As of March 19, the World Health Organization reported 191,000 confirmed cases of coronavirus and an estimated 7,800 deaths globally. Most of these cases are concentrated in China, Italy, South Korea, and Spain with cases in Western Europe and United States growing exponentially. In the meantime, the virus is continuing its unstoppable spread across the globe into markets with more poverty and less developed public health infrastructure to respond to the challenge.

So far, the number of reported cases in these countries is low. In Sub-Saharan Africa, there are less than 250 confirmed cases. However, most experts agree that the number of actual cases is much higher or will be very soon. Several African nations have taken early steps to block the virus’s advance, but given the limited public health infrastructure, there’s a pervasive fear that the effects of the virus will be crippling when they hit. The need to flatten the curve in Africa is arguably more pronounced than in Western nations, where the capacity of hospital systems is lower (Kenya, for instance, only has 7,000 beds and 130 intensive care units for a country of 50 million people) and there are almost 30 million people living with HIV/AIDs (in addition to other high-risk segments).

As we’re seeing in Europe and North America, the virus is likely to have profound economic impacts as the health effects of the virus multiply and the movement of goods and people is increasingly constrained in response. If the evidence on natural disasters is any indication, low-income households will be disproportionally affected by this shock.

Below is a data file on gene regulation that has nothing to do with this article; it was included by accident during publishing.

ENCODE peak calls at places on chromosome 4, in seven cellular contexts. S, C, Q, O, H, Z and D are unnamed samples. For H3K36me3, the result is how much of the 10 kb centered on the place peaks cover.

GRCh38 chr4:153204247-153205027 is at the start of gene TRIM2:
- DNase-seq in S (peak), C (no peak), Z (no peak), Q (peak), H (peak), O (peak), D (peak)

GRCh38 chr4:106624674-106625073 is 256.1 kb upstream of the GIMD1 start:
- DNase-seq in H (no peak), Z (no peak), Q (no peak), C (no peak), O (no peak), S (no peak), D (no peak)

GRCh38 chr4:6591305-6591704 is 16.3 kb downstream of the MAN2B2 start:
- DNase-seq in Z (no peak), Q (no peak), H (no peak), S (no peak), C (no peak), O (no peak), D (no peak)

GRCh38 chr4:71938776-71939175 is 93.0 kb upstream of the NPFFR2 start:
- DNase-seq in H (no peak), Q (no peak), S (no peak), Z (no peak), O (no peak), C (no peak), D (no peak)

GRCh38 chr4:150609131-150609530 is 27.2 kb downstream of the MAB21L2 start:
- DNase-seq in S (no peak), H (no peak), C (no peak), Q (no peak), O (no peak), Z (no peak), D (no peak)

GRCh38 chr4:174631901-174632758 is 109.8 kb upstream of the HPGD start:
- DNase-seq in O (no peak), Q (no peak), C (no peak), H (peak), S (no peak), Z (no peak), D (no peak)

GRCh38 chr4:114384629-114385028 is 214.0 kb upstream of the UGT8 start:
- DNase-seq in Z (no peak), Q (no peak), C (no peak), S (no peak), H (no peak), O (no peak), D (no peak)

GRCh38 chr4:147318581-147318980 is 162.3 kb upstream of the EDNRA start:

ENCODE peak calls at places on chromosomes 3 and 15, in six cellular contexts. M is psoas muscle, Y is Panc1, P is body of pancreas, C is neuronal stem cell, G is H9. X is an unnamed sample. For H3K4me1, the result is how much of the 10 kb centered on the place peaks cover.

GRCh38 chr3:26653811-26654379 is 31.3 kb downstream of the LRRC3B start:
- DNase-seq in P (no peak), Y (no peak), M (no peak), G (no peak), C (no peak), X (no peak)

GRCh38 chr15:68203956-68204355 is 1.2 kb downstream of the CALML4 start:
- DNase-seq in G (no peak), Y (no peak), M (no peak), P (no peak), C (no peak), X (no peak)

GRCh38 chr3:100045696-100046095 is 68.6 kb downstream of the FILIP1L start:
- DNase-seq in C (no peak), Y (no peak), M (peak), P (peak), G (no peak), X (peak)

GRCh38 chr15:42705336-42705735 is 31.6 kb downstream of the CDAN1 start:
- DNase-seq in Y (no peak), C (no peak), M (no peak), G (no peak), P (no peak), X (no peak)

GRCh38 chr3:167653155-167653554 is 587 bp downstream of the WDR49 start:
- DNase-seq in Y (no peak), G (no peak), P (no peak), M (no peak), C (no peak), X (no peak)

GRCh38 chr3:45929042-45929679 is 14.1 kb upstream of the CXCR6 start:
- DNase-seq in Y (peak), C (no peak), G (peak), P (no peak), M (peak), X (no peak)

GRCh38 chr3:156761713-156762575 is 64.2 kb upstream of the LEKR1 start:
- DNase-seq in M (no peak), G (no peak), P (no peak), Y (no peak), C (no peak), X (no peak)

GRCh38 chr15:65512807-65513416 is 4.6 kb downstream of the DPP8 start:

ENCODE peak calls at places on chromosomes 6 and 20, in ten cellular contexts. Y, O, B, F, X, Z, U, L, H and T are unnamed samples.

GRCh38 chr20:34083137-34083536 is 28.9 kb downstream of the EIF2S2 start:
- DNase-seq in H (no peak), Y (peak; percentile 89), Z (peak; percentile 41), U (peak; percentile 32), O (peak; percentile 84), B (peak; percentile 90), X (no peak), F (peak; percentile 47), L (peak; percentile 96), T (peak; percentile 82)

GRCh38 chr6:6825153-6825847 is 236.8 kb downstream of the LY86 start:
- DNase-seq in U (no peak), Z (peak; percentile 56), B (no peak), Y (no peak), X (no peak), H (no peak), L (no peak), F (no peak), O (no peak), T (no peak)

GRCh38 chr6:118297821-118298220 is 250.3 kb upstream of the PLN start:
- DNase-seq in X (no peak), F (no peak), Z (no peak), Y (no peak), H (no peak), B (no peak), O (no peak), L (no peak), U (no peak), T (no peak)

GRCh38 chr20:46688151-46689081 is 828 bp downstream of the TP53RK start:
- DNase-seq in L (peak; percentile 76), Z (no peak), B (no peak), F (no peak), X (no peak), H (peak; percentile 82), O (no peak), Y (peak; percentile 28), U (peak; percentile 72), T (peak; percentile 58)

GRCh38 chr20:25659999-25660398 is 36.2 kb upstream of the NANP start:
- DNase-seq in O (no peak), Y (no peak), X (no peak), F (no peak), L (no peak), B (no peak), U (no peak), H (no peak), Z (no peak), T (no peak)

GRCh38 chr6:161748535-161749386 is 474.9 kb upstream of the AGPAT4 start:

Despite being less contagious but much more deadly, the 2014 Ebola outbreak in West Africa likely provides our best corollary for understanding the economic havoc coronavirus could wreak in developing countries. In a report examining Ebola’s impact on poverty, the UNDG noted that food insecurity and undernourishment increased dramatically as a result of the “restriction of movements of goods and services, the quarantine of communities that are food baskets of the affected countries, the fear of trading with affected areas, [and] the closure of borders and international stigmatization.” Sound familiar? The report noted Ebola significantly altered forecasts for changes in poverty levels, flipping them on their heads to projected increases in poverty by as much as 17 percent.

Ebola challenged the microfinance sector in Guinea, Liberia, and Sierra Leone. In Sierra Leone, one study of microentrepreneurs suggested their revenues dropped by 35 percent and that their households had to cut consumption by just as much. MFIs lending to them decreased loan disbursements by 40 percent compared to the previous year, and portfolio at risk doubled in six months. BRAC suspended operations in these countries completely for seven months.

However, there were some bright spots. The digitization of payments to health care workers, especially in rural areas, was a critical component in maintaining the public health infrastructure and providing care to afflicted communities. And when BRAC restarted operations, there was a large demand for credit and repayment rates were high.

Coronavirus is not Ebola and this pandemic is going to present unique challenges to the financial sector. It will likely go on longer and infect and kill more people than Ebola by several orders of magnitude. Hundreds of millions of people will face restricted movement and with them, commerce will—and is already—slowing. What is the role of financial inclusion in such times? The financial inclusion community needs to do two things: get money to the people who need it as fast as we can, and keep as much money in their hands as possible.